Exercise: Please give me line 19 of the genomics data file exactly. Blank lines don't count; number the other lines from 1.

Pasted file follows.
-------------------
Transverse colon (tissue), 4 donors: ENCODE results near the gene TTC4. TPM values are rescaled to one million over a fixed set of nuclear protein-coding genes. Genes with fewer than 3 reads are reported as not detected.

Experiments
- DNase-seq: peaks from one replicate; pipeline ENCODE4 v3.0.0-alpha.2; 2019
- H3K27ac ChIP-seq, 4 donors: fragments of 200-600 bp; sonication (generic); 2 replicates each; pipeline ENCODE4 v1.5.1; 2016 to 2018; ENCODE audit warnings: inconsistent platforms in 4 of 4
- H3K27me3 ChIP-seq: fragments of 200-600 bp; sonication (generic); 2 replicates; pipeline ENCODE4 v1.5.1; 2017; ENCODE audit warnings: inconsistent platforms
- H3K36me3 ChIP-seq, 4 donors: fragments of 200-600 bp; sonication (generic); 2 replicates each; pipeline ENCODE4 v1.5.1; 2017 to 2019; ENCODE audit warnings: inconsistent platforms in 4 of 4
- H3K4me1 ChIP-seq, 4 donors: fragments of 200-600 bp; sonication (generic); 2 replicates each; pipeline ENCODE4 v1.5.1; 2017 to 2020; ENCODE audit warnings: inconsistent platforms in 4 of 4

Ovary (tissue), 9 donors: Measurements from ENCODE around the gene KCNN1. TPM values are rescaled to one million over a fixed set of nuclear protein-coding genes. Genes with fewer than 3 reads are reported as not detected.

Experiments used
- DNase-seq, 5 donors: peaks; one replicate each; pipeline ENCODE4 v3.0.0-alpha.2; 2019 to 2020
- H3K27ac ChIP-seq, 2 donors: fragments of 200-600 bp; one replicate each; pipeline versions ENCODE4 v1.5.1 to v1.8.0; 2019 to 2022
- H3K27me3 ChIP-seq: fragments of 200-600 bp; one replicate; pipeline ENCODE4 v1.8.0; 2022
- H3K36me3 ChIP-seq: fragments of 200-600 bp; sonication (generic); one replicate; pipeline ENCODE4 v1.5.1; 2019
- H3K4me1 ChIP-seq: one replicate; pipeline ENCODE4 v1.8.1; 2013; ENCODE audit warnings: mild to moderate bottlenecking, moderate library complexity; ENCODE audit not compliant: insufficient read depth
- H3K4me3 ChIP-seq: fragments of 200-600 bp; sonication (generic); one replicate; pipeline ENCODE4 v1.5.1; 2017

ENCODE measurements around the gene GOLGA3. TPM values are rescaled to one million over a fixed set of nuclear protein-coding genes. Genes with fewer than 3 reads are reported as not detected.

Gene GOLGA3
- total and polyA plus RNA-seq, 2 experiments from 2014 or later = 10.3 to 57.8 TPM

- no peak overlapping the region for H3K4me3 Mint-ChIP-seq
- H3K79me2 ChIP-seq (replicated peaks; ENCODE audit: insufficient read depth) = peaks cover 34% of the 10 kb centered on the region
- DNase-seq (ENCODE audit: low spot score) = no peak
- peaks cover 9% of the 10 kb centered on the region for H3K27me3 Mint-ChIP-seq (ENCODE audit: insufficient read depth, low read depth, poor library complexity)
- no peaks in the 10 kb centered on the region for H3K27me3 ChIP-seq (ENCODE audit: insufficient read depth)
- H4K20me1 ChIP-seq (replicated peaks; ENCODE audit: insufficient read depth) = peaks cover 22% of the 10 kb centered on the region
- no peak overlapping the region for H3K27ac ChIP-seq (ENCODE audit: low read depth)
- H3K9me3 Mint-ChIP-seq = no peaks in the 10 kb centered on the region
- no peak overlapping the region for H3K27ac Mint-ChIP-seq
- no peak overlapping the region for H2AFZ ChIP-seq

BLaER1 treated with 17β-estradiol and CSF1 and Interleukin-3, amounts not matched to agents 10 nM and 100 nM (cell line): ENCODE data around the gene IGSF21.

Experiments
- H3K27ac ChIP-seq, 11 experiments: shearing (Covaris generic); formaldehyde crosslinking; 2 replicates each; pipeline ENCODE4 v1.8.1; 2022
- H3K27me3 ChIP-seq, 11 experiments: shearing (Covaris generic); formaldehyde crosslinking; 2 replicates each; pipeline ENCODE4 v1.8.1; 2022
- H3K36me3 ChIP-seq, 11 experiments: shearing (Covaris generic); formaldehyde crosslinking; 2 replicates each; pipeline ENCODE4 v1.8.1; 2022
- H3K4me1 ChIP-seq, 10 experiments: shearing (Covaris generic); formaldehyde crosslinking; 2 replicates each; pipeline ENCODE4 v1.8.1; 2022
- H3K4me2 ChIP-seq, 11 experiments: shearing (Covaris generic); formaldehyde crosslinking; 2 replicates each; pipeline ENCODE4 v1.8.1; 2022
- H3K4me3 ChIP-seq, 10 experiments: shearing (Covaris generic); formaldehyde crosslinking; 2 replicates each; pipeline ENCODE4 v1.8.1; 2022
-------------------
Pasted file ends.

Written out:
- no peak overlapping the region for H3K4me3 Mint-ChIP-seq